Esta página de Internet está disponible sólo en inglés. Sin embargo, tenemos otros materiales de educación financiera en español.

Página principal de educación financiera

Why college students and young adults are targets for scams

Scams targeting young adults For many teens and 20-somethings, the beginning of college or a new job signals a fresh start. Unfortunately, while young adults move on to this next chapter, they are often prime targets for scams. Whether you are renting an apartment, applying for a scholarship, or taking a social media quiz, follow these tips to sharpen your street smarts and stay safe by educating yourself on these common scams.

Scam #1: Rental scams

As a young adult, you tend to move frequently, whether to a college dorm or your first apartment. However, these moves may be accompanied by the possibility of a rental scam.

In one common scenario, scammers post fake rental properties on free sites. They may look like other rental posts, complete with real photos and descriptions. Once you express interest, you are pressured to make a deposit immediately, often via wire transfer. Once the money is sent, the scammer and your deposit disappear.

To avoid rental scams:

  • Avoid any listing that requires you to act immediately. If you cannot meet in person, see the apartment, or sign a lease before you pay, keep looking.
  • Do not send a deposit via wire transfer, as wire transfer is an immediate form of payment. Once the scammer has obtained the funds, the wire transfer cannot be reversed.
  • Be wary of poorly written correspondence or ads with misspellings, oddly written language, or unusual formatting.

Use the Better Business Bureau to research reputable property management companies.

Scam #2: Scholarship scams

Scammers target college students by claiming to offer scholarships, grants, and other financial aid packages. They may also conduct seminars and then request immediate payment in order to receive the supposed financial aid.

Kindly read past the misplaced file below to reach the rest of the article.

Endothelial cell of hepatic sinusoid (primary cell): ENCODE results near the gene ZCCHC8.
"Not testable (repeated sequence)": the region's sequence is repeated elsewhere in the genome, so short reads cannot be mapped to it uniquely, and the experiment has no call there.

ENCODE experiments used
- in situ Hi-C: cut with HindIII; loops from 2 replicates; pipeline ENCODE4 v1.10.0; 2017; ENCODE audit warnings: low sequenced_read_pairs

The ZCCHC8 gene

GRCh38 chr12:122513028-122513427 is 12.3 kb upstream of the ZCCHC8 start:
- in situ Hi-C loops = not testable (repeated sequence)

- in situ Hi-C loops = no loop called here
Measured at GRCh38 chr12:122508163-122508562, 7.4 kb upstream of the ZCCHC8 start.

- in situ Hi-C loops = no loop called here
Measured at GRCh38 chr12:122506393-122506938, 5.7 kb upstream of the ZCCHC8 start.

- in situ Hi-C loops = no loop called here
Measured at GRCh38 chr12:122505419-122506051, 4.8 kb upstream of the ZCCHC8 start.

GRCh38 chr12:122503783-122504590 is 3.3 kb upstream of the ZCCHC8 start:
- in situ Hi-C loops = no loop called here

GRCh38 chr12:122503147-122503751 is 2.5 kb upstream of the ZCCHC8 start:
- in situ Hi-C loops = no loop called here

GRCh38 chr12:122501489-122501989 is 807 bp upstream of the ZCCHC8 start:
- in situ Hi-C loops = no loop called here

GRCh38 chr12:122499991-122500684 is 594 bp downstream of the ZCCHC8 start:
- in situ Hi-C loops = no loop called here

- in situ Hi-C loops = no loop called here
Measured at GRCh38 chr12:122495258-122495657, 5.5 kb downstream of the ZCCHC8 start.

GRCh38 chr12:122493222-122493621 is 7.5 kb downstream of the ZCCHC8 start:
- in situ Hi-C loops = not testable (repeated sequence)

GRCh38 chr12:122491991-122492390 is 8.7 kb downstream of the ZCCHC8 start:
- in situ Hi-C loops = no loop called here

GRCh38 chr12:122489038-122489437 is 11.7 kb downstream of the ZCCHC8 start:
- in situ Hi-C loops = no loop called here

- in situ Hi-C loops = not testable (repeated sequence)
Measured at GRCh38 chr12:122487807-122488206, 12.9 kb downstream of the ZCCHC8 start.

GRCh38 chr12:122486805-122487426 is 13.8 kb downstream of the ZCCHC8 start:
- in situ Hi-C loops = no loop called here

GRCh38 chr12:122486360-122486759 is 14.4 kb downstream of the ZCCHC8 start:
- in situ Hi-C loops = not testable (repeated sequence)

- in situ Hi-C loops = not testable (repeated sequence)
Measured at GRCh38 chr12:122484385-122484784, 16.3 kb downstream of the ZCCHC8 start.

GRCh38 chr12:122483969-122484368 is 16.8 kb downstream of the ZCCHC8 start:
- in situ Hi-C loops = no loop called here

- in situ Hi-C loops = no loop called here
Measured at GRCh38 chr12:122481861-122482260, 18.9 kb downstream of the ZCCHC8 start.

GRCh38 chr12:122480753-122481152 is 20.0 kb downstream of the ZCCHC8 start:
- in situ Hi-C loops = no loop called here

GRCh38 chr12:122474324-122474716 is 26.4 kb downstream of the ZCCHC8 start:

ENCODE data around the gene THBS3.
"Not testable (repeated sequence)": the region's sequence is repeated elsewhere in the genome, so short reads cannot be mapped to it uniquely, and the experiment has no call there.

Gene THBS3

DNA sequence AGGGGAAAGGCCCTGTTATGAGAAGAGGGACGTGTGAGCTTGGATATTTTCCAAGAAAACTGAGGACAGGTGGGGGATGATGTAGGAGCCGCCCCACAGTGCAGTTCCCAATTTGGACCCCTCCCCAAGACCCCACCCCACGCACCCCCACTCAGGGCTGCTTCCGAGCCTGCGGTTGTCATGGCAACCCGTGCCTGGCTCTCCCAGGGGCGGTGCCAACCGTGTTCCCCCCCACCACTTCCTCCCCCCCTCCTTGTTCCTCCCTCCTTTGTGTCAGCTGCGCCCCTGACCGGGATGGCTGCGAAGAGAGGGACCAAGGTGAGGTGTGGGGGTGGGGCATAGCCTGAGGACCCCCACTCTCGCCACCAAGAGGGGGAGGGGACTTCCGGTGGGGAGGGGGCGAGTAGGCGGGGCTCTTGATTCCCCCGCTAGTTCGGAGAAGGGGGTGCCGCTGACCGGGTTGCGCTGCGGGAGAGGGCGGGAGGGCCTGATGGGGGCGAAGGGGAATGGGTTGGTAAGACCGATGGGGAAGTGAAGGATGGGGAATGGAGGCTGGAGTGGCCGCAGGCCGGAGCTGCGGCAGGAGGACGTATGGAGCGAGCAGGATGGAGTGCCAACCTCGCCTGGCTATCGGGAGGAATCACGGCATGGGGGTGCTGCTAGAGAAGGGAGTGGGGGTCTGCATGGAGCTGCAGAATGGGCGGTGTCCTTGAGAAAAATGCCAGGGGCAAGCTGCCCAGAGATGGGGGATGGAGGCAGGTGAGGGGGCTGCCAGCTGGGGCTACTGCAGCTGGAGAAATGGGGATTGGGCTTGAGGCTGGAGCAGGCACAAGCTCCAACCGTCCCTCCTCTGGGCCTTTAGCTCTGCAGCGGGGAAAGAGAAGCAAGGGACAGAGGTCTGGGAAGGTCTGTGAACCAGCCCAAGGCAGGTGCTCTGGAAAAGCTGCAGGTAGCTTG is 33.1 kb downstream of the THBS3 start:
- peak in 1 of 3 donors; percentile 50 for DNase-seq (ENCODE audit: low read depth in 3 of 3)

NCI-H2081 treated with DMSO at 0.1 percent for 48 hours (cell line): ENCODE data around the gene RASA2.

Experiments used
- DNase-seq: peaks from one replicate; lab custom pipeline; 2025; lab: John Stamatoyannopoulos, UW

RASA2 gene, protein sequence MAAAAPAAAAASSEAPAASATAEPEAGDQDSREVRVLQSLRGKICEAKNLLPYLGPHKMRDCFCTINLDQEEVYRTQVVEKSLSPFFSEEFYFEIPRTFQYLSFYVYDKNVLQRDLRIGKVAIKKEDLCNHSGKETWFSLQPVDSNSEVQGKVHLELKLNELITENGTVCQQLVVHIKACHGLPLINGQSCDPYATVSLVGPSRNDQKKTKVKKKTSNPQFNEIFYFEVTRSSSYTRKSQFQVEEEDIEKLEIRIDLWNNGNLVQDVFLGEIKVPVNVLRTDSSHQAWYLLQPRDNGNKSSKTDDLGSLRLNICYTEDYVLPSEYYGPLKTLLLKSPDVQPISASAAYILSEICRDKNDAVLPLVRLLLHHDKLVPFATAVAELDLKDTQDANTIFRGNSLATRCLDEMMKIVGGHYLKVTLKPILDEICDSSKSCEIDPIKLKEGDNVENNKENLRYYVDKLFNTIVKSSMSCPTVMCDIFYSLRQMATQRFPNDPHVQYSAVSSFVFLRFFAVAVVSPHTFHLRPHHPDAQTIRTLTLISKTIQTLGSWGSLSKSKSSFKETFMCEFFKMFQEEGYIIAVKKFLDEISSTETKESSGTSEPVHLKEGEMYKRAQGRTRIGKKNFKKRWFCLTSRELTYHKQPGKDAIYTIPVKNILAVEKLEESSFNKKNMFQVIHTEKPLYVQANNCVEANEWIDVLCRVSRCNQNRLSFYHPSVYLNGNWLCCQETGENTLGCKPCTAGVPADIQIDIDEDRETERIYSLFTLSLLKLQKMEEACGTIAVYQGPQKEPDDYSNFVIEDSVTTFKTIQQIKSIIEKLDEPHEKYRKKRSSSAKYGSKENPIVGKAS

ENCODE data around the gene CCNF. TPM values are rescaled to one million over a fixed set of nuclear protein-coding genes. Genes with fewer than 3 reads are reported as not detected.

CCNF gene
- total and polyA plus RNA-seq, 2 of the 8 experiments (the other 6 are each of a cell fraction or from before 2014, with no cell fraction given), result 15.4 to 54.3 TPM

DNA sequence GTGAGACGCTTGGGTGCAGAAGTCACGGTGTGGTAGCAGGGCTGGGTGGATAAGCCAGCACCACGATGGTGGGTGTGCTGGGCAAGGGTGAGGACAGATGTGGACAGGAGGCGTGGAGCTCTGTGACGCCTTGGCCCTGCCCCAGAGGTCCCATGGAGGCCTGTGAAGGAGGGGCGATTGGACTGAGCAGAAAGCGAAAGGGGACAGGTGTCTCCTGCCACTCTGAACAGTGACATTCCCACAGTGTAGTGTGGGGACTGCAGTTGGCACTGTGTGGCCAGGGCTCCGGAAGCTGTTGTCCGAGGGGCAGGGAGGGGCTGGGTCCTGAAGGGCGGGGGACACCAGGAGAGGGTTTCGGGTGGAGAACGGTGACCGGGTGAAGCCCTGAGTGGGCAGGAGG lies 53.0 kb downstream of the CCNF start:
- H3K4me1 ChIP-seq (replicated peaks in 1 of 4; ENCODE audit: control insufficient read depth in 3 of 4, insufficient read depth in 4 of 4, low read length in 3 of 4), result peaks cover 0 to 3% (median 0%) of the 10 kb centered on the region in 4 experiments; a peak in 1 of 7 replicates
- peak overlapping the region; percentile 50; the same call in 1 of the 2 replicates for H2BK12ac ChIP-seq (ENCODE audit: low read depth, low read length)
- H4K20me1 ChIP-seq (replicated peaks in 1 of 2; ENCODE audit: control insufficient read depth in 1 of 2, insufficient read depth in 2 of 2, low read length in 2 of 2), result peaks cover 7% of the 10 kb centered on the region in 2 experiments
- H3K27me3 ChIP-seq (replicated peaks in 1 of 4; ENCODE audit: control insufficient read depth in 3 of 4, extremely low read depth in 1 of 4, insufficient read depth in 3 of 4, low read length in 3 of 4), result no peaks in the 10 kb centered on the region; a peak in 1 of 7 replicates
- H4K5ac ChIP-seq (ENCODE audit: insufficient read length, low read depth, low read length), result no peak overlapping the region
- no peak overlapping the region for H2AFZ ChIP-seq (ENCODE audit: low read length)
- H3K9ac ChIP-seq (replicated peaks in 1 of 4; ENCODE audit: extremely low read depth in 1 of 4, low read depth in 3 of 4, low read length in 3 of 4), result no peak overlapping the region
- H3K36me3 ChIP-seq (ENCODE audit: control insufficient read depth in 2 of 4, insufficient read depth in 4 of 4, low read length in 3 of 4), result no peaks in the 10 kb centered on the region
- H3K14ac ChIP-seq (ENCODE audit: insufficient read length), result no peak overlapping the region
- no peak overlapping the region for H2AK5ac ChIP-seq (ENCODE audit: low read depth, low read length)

A scam may include a “money-back guarantee,” but the terms and conditions of the package make it almost impossible to receive a refund. Others provide nothing for your payment. Scammers may ask for checking account information, claiming it will confirm your eligibility, and then secretly debit the account. Some also ask your permission to charge a recurring fee, but even if you cancel the service, these charges continue.

To avoid scholarship scams:

  • If you are filing for financial aid, use the Free Application for Federal Student Aid (FAFSA), the largest provider of student financial aid in the nation.
  • Visit the U.S. Department of Education for information on how to find legitimate scholarships.
  • Do not accept offers for “guaranteed” scholarships you did not apply for.
  • Avoid services that claim you will be eligible only if you provide an upfront payment.

Scam #3: Identity theft scams

According to the Federal Trade Commission, 19% of teens and 20-somethings filed identity theft complaints in 2015. Young adults are also active on social media and tend to share personal information, often on third-party websites or through quizzes that may capture and use this information to steal your identity. In addition, college students’ Social Security numbers and other identifiable information may be viewable on university transcripts, registration forms, or student ID cards, which could end up in the wrong hands.

To avoid identity theft scams:

  • Remember school mailboxes are not always secure, so have sensitive mail sent to a permanent address, such as a parent’s home or a post office box.
  • Do not loan your credit or debit card to anyone, even a roommate or close friend.
  • Store Social Security cards, financial documents, and unused credit cards in a secure location.
  • Shred unwanted credit card offers and other sensitive paper documents before discarding.
  • Switch to paperless options for financial statements.
  • Review your credit report at least once a year to look for unauthorized accounts that are opened in your name. Receive a free credit report once a year from each of the three major credit bureaus at

If you believe your Wells Fargo account has been compromised, contact Wells Fargo immediately.

Learn more about common scams and steps you can take to avoid them at our Security Center.


Shred unwanted credit card offers and other sensitive paper documents before discarding.

Empower yourself with financial knowledge

We’re committed to your financial success. Here you’ll find a wide range of helpful information, interactive tools, practical strategies, and more — all designed to help you increase your financial literacy and reach your financial goals.

My Financial Guide

Products to consider